We are not yet at the base camp of fascism, but that destination is not so dimmed in the mist.
I found myself in Kashmir last week, along with friends, speaking to scores of young people, many of them well-educated young professionals — lawyers, doctors, teachers, journalists. There’s no way to know, but some among them may have been associated with stone-pelting in order to vent their anger, or as a conscious decision to register a political sentiment which is emblematic of the times.
Since dialogue has become a dirty word in New Delhi, the Kashmiris have been engaging in ferocious monologue. It’s another matter we think they will come to their senses sooner or later and the strategy seems to be to let them stew. The consequences can be unpleasant of course. But just listen to the snatches of one conversation:
“You call us secessionists. Military force is unleashed against us. We are being blinded. Pellet-guns are being used even against children. We are anti-national. Today Ghulam Nabi Azad (a former chief minister of J&K) was called anti-national. This happened in the Indian Parliament. And he is the Leader of the Opposition. Thank you, Indian democracy.”
So cynical was the tone, the speaker may as well have added “Good-bye, Indian democracy!” It was shaming to hear.
“Anti-national” has suddenly become the new normal. It can be said of anybody, anywhere, any time. The expression seems to have lost its original meaning. Now it simply means, anyone who differs with me is an “anti-national” (provided BJP is on my side).
It’s a curse word sanctioned by frequent usage by high functionaries of the ruling establishment. It’s as though our political popes have set up an invisible court which punishes without trial and barks out as punishment that curt, accusative, word with an ominous ring.
Why ominous? Because if you are “anti-national”, you can be hit by any roadside goon, no questions asked. A dog is given a bad name and then beaten. This is a sure way to descend into the stairwell of darkness, but the bailiffs of the invisible court beam with righteous pride.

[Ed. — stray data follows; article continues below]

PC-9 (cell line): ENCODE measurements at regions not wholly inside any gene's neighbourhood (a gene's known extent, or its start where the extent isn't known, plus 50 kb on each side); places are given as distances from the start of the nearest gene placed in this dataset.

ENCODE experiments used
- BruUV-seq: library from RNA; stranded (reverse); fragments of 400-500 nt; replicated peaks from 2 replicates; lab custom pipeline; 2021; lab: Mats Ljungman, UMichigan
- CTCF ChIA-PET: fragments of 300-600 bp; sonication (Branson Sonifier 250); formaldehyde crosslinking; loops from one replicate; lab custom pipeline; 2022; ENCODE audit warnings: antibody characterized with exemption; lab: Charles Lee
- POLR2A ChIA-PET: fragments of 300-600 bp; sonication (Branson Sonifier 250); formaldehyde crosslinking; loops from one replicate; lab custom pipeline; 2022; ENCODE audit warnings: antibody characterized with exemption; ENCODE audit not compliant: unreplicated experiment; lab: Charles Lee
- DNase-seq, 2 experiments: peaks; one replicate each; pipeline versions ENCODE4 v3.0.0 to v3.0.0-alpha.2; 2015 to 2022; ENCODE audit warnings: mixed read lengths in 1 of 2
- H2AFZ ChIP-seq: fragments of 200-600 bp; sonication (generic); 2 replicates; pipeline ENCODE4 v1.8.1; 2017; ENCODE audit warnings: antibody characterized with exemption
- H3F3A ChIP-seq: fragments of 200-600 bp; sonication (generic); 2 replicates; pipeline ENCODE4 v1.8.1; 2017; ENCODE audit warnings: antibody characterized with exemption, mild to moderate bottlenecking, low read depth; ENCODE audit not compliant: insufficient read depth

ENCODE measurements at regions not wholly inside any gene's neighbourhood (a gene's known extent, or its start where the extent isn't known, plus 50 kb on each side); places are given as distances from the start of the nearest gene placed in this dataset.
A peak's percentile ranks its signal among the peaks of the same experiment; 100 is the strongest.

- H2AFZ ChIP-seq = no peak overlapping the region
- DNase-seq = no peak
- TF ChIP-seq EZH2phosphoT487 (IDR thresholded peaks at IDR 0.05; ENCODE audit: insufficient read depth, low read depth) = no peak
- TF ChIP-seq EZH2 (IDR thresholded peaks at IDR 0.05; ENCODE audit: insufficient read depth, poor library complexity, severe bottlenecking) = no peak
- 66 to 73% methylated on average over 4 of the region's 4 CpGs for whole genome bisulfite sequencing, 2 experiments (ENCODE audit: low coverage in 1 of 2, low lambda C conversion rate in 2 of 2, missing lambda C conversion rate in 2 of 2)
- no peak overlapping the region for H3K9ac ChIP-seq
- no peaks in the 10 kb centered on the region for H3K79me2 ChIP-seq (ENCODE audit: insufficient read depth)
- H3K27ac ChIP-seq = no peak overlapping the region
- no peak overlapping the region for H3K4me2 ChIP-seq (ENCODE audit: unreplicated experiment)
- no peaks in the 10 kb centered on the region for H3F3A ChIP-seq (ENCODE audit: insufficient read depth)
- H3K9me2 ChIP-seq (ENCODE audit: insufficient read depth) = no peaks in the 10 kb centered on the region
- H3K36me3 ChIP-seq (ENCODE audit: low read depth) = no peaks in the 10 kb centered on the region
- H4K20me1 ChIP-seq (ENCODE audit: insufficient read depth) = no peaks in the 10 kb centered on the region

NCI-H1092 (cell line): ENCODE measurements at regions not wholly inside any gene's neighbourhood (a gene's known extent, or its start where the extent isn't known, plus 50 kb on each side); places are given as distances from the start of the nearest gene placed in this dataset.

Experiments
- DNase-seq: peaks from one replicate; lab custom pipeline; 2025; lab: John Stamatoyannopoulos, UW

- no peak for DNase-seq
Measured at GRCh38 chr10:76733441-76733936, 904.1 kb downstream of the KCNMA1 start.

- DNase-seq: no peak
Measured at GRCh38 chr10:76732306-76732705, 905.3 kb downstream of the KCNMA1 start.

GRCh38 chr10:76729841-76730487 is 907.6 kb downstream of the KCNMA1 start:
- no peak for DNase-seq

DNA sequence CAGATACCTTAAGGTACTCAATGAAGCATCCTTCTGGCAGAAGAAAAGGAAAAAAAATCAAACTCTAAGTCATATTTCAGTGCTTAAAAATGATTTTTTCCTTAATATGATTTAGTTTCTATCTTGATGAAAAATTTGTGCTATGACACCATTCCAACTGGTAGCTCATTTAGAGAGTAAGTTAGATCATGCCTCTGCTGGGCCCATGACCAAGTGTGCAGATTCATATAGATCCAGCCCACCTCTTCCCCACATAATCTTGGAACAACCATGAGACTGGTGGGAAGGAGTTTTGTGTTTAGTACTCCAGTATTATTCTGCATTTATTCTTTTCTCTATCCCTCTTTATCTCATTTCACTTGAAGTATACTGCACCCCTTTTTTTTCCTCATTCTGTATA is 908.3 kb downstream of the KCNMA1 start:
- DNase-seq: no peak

Today is their day. Awarding certificates has become their right. Only they have earned the moral sanction to guard the nation.
This is exactly as the Pakistan Army thinks of itself as it sends its opponents to the dungeons delineated in Mohammed Hanif’s A Case of Exploding Mangoes. We are not yet at the base camp of fascism, but that destination is not so dimmed in the mist.
The media has fallen in line. Prominent television stations have been intimidated and the others are doing the needful. The newspapers have held out on the whole, but just about. They tread with caution. They spill out the propaganda on their front pages, and ask few questions.
An even better technique is to unfailingly show the government’s opponents in poor light and ask no questions of government policy or its execution.
The top judges are still standing up to the poisoned darts being shot at them, but no one knows for how long. Parliament can be our best hope yet, but our representatives have still to demonstrate that they are capable of innovating. Walkouts are not the only way to show challenge to untrammelled authority. In fact, in India that has become an exhausted channel, an unthinking one that leaves people unimpressed.